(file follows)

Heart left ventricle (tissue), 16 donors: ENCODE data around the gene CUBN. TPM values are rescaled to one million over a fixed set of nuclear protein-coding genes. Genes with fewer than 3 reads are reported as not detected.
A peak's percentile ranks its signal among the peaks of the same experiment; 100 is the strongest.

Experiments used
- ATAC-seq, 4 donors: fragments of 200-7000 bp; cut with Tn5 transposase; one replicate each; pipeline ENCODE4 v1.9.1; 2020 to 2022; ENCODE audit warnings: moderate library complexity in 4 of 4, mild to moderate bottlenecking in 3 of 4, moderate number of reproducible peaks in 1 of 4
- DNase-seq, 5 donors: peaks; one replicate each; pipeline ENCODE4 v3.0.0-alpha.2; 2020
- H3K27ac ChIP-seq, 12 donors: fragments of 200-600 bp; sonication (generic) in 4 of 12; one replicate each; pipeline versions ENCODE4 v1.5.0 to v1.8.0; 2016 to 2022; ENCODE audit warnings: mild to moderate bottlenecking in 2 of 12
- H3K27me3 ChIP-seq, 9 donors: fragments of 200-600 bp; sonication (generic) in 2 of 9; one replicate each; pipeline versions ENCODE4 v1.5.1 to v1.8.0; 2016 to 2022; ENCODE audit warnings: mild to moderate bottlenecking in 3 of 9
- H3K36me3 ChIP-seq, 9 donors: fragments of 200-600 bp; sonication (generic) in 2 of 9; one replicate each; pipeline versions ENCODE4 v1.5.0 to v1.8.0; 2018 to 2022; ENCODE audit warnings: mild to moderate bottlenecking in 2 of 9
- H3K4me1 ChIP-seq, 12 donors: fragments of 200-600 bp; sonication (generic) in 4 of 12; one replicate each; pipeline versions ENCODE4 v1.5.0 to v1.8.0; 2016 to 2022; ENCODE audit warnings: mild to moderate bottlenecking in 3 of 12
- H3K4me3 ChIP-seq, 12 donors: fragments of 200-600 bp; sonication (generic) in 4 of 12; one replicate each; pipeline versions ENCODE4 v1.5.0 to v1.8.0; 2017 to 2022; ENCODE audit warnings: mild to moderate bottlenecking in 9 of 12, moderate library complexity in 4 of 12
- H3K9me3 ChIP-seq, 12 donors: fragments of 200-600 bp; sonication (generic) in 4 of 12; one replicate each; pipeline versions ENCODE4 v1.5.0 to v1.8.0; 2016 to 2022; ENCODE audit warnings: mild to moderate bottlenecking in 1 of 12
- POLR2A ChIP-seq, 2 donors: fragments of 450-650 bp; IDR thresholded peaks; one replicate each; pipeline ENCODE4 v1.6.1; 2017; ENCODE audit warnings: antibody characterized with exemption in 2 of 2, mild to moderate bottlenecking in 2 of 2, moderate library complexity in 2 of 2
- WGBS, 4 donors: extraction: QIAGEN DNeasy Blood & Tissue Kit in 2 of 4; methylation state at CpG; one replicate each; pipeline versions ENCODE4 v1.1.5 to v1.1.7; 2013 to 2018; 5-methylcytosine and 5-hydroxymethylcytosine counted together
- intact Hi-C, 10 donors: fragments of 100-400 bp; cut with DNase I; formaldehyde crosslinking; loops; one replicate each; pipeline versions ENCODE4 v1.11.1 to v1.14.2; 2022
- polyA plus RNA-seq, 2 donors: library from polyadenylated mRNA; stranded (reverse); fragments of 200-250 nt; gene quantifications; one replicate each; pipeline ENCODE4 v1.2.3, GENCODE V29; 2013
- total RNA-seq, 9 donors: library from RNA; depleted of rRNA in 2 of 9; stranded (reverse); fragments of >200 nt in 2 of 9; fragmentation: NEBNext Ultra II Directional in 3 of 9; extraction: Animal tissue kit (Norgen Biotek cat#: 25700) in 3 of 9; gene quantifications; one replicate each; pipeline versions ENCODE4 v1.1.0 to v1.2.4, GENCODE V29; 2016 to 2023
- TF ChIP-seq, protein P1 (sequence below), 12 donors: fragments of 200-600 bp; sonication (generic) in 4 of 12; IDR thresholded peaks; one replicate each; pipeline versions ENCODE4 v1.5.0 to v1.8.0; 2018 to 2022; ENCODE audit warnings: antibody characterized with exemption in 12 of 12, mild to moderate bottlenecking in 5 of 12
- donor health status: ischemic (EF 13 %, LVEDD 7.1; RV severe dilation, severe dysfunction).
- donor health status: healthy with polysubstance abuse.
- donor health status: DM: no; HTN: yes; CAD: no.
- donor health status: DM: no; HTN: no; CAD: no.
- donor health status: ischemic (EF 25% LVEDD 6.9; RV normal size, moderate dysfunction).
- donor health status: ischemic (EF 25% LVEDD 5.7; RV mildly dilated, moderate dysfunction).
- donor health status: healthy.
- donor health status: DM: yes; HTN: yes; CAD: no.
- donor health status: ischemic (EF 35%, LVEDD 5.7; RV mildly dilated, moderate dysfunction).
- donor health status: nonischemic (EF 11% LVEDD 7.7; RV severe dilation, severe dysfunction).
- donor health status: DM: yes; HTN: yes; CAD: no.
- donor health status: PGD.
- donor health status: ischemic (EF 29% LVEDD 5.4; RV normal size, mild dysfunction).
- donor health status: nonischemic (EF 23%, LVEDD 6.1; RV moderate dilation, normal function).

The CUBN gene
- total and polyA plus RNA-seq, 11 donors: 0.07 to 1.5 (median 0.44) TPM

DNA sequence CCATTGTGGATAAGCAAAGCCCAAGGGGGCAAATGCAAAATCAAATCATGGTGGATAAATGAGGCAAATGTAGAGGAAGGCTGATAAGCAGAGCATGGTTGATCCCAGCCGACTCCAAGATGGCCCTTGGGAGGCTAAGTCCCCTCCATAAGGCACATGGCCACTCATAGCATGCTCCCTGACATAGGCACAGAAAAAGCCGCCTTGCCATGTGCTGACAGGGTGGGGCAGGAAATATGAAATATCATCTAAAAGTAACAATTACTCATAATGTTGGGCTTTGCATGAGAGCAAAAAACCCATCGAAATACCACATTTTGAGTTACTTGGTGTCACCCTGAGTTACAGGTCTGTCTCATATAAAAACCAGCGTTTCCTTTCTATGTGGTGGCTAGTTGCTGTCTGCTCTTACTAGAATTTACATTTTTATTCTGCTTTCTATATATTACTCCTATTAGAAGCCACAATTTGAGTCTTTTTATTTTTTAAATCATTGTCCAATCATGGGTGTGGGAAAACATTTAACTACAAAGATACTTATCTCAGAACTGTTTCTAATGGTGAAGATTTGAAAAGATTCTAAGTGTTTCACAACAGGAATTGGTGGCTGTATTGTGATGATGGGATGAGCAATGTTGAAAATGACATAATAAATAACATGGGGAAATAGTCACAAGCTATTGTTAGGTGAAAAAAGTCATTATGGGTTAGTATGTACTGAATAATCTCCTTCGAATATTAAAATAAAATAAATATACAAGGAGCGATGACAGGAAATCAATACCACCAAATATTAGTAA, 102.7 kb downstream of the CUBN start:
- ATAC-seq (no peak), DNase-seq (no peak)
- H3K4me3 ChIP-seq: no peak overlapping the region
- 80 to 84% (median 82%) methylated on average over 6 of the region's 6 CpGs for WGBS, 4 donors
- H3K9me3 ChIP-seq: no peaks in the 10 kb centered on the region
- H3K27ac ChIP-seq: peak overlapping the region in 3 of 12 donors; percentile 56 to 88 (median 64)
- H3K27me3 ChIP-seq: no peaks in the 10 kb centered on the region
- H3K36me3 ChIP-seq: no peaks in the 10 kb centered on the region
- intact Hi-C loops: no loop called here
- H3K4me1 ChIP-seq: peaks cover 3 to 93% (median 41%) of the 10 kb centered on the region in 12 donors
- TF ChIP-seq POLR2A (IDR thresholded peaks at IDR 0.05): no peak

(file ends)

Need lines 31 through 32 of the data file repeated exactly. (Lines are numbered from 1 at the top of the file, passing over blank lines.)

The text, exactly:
- donor health status: nonischemic (EF 23%, LVEDD 6.1; RV moderate dilation, normal function).

The CUBN gene